Our church had its typical old grouch. The man served in various leadership positions and could be counted on to bring his bucket of cold water to douse any spark of creativity or youthful enthusiasm.
Proverbs 29:22 A man of wrath stirs up strife, and one given to anger causes much transgression.
You know the type, because every church – no, every organization – has at least one. Negative Ned. Naysayer. Angry old men find places to exert their control. They yell, “Get off my lawn!” So do angry old women. We’ve met them as well. Either they offer their judgmental complaints, or they stare with silent scowl.
James 1:19-20 Know this, my beloved brothers: let every person be quick to hear, slow to speak, slow to anger; for the anger of man does not produce the righteousness of God.
But the elderly are not the only people who are mad at the world. Young people who put their energy behind their anger can be dangerous. The developmental lack of judgement, coupled with a lack of self-control, can result in scary, unrestrained reactions.
Psalm 37:8 Refrain from anger, and forsake wrath! Fret not yourself; it tends only to evil.
Even children throw temper tantrums, or sulk into a corner, or plot their revenge against those whom they feel have done them wrong. They want things to go their way.
Middle aged folks aren’t off the hook, either. Our divided nation is evidence of people livid over political directions our leaders in both parties have taken. They want things to go their way. Add that to more personal issues at home, on their job, or baggage from the past, and we seem to be a frustrated, angry lot.
Ephesians 4:31 Let all bitterness and wrath and anger and clamor and slander be put away from you, along with all malice.
Most of the stories on our newscasts stem from angry reactions to something. Even our newscasters are angry.
It seems to be the prevalent attitude. Do we think it shows how much we care about something if it’s wrapped in outrage? Do we feel that we won’t be heard unless we make a mad face and say it with passion? Is that the way we want to go through life?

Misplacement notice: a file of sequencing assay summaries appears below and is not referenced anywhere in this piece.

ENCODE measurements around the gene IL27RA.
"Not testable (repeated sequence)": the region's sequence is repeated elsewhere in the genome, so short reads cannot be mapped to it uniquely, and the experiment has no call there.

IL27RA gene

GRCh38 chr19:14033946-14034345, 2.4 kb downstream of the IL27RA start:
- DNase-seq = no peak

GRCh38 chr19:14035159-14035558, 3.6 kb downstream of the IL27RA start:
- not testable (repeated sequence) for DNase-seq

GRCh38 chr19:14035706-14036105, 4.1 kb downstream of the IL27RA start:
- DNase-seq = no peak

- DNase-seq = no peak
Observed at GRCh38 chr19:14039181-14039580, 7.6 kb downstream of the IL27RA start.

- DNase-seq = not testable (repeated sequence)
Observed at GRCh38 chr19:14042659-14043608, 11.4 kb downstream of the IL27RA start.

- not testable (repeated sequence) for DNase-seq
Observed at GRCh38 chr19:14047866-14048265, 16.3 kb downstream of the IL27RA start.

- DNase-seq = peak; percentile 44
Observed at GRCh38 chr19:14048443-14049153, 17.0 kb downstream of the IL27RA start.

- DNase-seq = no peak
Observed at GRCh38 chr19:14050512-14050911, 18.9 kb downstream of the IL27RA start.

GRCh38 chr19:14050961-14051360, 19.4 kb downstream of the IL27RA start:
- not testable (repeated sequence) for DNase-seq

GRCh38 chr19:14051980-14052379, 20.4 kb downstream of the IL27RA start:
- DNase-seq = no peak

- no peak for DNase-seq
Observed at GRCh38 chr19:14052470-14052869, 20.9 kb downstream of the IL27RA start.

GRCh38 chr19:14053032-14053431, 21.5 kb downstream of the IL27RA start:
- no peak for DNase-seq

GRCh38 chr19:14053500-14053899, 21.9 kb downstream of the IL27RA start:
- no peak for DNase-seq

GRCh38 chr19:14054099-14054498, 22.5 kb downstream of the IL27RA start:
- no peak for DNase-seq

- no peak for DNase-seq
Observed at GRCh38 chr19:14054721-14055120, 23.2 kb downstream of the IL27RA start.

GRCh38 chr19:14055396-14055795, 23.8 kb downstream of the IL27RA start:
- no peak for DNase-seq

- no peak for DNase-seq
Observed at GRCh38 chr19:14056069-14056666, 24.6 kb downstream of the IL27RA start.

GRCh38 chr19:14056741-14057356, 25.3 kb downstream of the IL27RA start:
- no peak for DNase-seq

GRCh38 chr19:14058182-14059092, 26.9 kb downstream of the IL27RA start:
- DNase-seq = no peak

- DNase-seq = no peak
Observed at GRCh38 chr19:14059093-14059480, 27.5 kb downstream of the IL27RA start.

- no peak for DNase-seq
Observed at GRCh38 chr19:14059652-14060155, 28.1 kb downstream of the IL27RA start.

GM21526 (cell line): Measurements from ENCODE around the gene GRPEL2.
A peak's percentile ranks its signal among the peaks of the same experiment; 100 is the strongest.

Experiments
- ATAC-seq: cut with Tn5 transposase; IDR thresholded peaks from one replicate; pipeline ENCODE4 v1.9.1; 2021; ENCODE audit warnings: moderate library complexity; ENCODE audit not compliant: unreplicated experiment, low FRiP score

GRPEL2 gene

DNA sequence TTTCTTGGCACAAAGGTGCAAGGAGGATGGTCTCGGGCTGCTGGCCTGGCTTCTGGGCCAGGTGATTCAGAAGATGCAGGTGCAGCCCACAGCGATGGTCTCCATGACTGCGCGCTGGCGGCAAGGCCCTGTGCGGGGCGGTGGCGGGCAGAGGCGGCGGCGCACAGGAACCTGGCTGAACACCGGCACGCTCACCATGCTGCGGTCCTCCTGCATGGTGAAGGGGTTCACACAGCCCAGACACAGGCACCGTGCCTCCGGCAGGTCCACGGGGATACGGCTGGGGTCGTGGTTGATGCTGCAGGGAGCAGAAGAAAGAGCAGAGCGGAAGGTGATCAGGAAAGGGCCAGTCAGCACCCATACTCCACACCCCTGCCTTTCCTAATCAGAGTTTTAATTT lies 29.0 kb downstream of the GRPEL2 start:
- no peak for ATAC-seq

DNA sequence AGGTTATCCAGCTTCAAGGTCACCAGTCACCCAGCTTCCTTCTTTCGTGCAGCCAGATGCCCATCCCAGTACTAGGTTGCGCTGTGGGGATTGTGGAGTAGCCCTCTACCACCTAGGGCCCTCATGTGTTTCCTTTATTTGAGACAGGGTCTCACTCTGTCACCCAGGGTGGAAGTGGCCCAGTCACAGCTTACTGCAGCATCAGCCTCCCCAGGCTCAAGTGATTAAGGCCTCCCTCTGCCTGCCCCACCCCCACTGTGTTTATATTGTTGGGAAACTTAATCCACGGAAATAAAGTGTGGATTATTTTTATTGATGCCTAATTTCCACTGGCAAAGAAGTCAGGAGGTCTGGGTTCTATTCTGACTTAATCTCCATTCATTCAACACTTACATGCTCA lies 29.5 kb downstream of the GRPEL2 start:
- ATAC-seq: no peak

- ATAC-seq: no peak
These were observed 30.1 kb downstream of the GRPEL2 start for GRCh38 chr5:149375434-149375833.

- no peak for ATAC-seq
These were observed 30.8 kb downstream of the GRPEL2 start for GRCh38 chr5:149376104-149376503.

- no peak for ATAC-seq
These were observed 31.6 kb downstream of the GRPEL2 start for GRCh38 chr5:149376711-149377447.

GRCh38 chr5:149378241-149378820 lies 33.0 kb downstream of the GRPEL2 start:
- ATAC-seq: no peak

Everyone can’t afford to act out their anger, so it often gets turned inward. Some people swallow it so often that it makes them sick. We call that depression.
It’s nothing new. Shakespeare said, through his character Macbeth:
“Life’s…a tale Told by an idiot, full of sound and fury, Signifying nothing.”
In the years I spent as a mental health therapist, anger issues were a primary reason for seeing the counselor. Often, the client didn’t know that, at first. They felt they had suffered injustice, so they had a right to be irate. The right to be angry doesn’t justify reacting in inappropriate ways. And carrying all that emotion with its mental and physiological consequences will eat you up. Many pay a heavy price.
Ephesians 4:26 Be angry and do not sin; do not let the sun go down on your anger,
I could write about anger management techniques. I taught them to children and adults for years. It can work, but I believe the spiritual component is a necessary piece of the healing process.
Anger is a secondary emotion. If you scratch the surface, underneath the anger, there is usually hurt or fear. Those softer, weaker-seeming emotions may be harder to deal with than the strong outward expression we show to the world. We feel like we need to hold on to this anger, or we will lose something of ourselves.
Proverbs 19:11 Good sense makes one slow to anger, and it is his glory to overlook an offense.
We need a Savior who can rescue us from our self-imposed entanglements. He knows what it’s like to be angry, but more importantly, to forgive. We need the Great Physician to touch the hurts before He can do spiritual surgery. We need the Prince of Peace to bring His shalom into our lives.
Matthew 6:12 Forgive us what we have done wrong, as we too have forgiven those who have wronged us.
Mathew 6:14-15 For if you forgive others their offenses, your heavenly Father will also forgive you; but if you do not forgive others their offenses, your heavenly Father will not forgive yours.
CREDIT: Top photo from Shutterstock
4 thoughts on “Is Everybody Angry These Days?”
What wonderful, and timely, counsel Ms. Dottie. I think it stems from spending too much time in the world, and not enough time in the Word ma’am.
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A pastor on Twitter is encouraging his flock with “The Word before the world” as a daily practice. In our house, we’ve severely cut our news consumption and are much better because of it. I want to be informed, but not consumed by it.
Thanks for sharing, Dottie! Anger seems to be everywhere these days, including in the church. Maybe it’s time – past time – for us all to take a step back and seek God and His way of responding to everything around us instead of just joining in the chorus…
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Amen to that. There’s plenty to be angry about, but Christians must respond differently. And in some cases, we aren’t’ called to respond to everything. Good word: step back and seek God.
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